None of this will be as cool as the stuff Garden Marvel has been posting, but I thought we could start a master list of household hacks that you have tried - just post them in the comments, and I’ll add them up here. Please don’t include anything you haven’t tried, because the internet is a big place and full of lies.

Check out the comments for pictures - Kinja doesn’t like pictures in bulleted lists and really messes up the formatting.

Food Preparation

  • DO To remove remnants of scales on a fish (the fishmongers are great but they always leave some behind), run a quarter over the body. -teapot
  • DO and a DON’T If you’re growing your own food at home, be sure and get your hose from the camping section (and prepare to pay a bit more). The cheap, soft, pliable ones in the garden section come from China and all contain lead. Which is how they are cheap and pliable. The hoses from the camping section are lead-free, as they expect people to drink from them. - Garden Marvel
  • DO save energy and effort by cooking your pasta in its own steam. Bring the water to a boil, submerge pasta, season, and then put the lid on and turn the stove off. It’s done in half the time. -Edie Beale’s Costume
  • DON’T hull strawberries with a straw. It’s a big waste of time. Just use a knife like a normal person. -Edie Beale’s Costume

Cleaning the Kitchen and Bath

  • DO Baby oil is the best cleaner for stainless steel appliances. -ziggybloodlust
  • DO Vinegar and ice cubes will help keep your garbage disposer clean and smelling nice! -LaChategris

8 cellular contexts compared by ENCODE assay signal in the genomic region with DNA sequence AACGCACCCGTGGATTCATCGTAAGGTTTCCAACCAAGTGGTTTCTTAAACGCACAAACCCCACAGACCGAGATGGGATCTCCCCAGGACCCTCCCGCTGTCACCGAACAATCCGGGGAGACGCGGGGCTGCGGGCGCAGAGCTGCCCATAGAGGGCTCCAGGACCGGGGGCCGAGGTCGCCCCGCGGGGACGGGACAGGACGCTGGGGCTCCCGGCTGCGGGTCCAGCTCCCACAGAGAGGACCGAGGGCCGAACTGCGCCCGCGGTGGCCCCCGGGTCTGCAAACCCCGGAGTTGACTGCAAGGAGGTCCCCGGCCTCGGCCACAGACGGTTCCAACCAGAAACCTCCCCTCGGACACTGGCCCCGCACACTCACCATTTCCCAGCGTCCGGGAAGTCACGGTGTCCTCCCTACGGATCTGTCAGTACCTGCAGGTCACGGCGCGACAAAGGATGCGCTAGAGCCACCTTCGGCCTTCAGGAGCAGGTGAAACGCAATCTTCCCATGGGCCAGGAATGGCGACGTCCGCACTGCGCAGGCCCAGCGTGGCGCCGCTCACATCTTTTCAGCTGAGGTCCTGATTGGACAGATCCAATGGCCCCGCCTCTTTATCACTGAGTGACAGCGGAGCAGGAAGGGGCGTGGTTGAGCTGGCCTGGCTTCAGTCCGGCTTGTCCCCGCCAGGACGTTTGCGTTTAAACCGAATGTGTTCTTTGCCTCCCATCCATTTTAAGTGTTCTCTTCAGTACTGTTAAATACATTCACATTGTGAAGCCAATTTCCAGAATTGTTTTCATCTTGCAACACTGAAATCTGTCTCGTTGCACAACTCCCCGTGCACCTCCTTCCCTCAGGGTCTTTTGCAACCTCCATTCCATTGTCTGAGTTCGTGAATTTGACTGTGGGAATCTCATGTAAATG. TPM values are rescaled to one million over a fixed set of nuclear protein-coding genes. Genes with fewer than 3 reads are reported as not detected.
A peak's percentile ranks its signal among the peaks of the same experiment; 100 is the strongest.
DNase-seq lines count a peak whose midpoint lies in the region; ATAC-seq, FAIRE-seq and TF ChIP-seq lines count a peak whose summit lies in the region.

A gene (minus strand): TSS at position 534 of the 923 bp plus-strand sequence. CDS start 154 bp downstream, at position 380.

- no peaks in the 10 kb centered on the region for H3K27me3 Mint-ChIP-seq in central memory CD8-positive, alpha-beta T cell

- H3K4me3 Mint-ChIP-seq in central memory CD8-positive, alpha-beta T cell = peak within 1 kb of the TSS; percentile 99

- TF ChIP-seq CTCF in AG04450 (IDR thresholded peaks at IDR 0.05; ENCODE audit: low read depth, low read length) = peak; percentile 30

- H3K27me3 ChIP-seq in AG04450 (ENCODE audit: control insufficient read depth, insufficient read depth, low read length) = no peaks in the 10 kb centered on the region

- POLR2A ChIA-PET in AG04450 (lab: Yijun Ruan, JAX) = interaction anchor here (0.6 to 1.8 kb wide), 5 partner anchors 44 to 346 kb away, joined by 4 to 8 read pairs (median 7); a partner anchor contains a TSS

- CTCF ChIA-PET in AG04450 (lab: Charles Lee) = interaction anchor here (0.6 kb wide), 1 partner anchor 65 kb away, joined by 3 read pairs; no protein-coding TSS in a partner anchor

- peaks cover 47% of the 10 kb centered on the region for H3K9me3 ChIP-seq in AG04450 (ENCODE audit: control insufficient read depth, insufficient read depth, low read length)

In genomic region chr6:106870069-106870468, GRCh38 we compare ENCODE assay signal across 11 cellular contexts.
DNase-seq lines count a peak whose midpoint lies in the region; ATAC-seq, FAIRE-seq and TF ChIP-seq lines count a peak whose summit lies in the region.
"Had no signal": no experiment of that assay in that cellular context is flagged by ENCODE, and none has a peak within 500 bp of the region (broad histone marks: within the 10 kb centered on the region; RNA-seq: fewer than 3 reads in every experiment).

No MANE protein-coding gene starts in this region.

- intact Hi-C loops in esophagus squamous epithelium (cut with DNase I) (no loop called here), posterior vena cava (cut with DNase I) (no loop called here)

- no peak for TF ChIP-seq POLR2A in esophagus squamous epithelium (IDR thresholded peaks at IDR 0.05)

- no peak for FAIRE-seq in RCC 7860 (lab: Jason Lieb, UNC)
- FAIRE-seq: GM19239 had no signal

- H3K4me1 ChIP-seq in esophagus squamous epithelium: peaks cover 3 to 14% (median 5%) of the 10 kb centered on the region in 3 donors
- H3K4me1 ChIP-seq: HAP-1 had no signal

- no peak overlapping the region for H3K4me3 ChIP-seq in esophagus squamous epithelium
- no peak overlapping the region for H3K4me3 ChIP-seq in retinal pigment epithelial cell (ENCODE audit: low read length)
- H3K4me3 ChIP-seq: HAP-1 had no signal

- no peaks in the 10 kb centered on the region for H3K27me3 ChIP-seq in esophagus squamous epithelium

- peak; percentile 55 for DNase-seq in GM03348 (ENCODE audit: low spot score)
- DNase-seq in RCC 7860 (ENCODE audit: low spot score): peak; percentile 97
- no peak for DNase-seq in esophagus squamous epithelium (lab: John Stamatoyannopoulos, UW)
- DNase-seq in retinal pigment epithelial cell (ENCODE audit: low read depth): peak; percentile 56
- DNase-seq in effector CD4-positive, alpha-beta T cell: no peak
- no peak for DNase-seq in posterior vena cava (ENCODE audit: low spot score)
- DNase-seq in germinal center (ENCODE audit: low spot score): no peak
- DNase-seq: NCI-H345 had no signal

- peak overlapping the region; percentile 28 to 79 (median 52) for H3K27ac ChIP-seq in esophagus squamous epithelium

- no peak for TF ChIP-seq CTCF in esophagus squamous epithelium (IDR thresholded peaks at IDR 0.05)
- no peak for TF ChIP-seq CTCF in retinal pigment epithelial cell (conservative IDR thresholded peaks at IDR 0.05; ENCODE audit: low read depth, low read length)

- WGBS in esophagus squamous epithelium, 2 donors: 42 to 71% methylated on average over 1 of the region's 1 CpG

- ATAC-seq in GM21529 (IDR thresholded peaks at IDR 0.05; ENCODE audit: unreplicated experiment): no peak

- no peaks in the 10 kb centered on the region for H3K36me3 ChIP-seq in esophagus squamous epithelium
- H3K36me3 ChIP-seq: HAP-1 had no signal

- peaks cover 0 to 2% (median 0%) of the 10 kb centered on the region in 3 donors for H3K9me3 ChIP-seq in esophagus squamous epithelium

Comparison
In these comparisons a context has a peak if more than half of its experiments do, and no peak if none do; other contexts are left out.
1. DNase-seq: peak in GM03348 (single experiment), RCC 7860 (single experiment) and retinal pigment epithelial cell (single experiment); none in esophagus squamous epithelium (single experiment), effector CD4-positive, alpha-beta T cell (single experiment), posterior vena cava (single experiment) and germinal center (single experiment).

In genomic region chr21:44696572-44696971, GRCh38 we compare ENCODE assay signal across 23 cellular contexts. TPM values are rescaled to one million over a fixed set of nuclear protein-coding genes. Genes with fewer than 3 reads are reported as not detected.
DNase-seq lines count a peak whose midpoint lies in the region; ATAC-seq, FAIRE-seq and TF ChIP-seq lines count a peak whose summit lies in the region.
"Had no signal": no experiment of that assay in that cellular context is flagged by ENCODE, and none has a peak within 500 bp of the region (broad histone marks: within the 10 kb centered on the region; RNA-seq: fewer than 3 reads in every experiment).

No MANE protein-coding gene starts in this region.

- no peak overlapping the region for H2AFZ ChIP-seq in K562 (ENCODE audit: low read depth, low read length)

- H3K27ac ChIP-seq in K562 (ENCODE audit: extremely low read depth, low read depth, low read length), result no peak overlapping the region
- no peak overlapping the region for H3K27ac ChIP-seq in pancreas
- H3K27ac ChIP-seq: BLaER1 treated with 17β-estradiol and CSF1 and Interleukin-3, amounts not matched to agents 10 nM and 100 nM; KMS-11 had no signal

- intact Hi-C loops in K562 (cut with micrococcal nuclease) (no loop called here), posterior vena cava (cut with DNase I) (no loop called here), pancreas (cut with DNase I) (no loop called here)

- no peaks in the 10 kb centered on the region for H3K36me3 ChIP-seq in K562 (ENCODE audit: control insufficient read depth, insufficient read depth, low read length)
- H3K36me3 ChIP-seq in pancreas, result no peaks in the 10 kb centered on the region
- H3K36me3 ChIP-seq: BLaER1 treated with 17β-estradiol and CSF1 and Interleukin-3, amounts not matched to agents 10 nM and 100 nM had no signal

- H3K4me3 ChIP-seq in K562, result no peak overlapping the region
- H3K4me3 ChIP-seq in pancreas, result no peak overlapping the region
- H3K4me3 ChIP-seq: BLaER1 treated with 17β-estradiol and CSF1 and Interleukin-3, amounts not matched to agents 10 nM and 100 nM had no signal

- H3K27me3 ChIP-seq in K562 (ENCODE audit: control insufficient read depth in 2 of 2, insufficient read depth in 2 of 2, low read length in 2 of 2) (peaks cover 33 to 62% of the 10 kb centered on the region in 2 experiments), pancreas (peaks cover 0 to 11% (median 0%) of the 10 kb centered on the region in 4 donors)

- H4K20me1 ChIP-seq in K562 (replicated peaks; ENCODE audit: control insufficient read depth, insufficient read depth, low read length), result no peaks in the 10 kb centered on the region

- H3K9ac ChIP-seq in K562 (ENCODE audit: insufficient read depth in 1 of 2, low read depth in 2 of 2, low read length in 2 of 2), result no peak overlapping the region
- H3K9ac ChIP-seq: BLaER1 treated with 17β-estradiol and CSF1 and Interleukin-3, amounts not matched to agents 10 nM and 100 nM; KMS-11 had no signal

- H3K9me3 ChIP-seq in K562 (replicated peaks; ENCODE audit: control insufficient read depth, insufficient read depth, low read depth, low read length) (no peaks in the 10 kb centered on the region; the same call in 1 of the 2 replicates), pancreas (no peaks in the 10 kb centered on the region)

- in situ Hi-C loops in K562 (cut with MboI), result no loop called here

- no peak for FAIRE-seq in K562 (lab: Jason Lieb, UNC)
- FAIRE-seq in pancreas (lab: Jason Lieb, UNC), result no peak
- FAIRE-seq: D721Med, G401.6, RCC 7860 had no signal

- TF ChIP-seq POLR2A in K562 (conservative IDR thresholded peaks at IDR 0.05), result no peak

• DO I’ve been dumping a lot of baking soda and lemon juice down my drains recently. If you have a slow-moving drain (but NOT blocked up, not enough fire power for that I think). I’ve been doing equal parts baking soda and lemon juice (or white vinegar), and let that sit for, like, 30 minutes (because I usually forget about it). And then I dump a small sauce pan of not-boiling, but hot from the stove, water down the drain. THEN I run the hot water for a few minutes. For the next day’s shower I’m not standing ankle deep in soap scum and leg hair trimmings! It’s great! -imakeokaybeans
  • DO and a DON’T This product container is relatively new and Really Works Well...the container not-so-much the product. Once the container is empty, I remove the outer (plastic) wrapper and then twist-off and remove the foaming handle/nozzle. I rinse the insides well with cool waters and then refill the container with a forty-sixty percent solution of store-brand (3% hydrogen peroxide) and tap water. Now carefully replace the foaming handle/nozzle, aligning the pick-up tube with the hole in the container and you have a spray-foaming bottle that utilizes all of the contents for everyday kitchen and bathroom cleaning. -antitqt